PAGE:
2. Intermediate Scrutiny.

Even if this Court does not find it appropriate to apply strict scrutiny, the right of a victim of a serious debilitating personal injury case to a full remedy at law against the person who has wronged him is of sufficient importance to warrant a standard of review higher than the rational basis test. As one commentator points out:

It would he singularly inappropriate to scrutinize the right under the rational basis test which is applied to purely economic legislation. The right is vitally important to the individual, especially one who has suffered catastrophic injuries or lost a loved one upon whom he was dependent. Without the right to recover (or independent wealth) such an individual will surely he thrown into abject poverty and dependence.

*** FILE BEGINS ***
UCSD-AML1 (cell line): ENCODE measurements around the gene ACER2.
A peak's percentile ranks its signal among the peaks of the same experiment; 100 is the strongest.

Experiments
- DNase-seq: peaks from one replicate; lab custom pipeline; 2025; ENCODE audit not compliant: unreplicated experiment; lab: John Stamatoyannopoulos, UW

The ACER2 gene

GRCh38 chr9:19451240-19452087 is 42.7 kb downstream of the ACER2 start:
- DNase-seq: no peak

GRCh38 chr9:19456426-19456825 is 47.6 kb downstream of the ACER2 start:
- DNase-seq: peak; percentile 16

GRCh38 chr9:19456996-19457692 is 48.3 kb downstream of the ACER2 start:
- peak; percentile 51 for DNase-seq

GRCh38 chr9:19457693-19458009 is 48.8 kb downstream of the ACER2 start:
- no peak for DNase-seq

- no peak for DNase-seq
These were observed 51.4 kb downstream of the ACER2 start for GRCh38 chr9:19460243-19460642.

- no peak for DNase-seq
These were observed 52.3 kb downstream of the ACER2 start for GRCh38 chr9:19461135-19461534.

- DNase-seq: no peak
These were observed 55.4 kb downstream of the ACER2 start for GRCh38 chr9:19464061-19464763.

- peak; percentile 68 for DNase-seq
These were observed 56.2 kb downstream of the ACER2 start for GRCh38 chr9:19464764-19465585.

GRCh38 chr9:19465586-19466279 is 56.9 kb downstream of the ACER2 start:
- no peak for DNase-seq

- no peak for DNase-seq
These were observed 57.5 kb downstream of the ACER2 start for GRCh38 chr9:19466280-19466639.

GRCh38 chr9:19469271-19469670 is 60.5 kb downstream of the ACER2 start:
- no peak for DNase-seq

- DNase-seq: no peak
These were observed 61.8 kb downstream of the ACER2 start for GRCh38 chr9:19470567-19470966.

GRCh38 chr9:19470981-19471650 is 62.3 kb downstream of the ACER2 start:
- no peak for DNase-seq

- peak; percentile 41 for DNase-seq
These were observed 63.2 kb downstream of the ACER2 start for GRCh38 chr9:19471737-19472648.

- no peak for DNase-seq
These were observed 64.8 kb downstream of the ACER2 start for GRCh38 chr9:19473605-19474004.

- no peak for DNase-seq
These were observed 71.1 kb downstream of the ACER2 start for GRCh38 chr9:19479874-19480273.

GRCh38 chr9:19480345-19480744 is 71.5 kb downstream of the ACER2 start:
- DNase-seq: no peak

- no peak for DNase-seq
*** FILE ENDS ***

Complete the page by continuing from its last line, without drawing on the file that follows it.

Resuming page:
Roy G. Spece, Jr., The Case Against (Arizona) Medical Malpractice Panels, 63 U.Det.L.Rev. 7, 51(1985).

Intermediate scrutiny requires proof of "a fair and substantial relation to the object of the legislation." Reed v. Reed, 404 U.S. 71, 75-76 (1971). Courts applying intermediate scrutiny have looked to whether an asserted insurance "crisis" actually existed in the State. See e.g., Jones v. State Board of Medicine, 97 Idaho 859, 555 P.2d 399, 407 (Idaho 1976); Arneson v. Olson, 270 N.W. 2d 125 (N.D. 1978).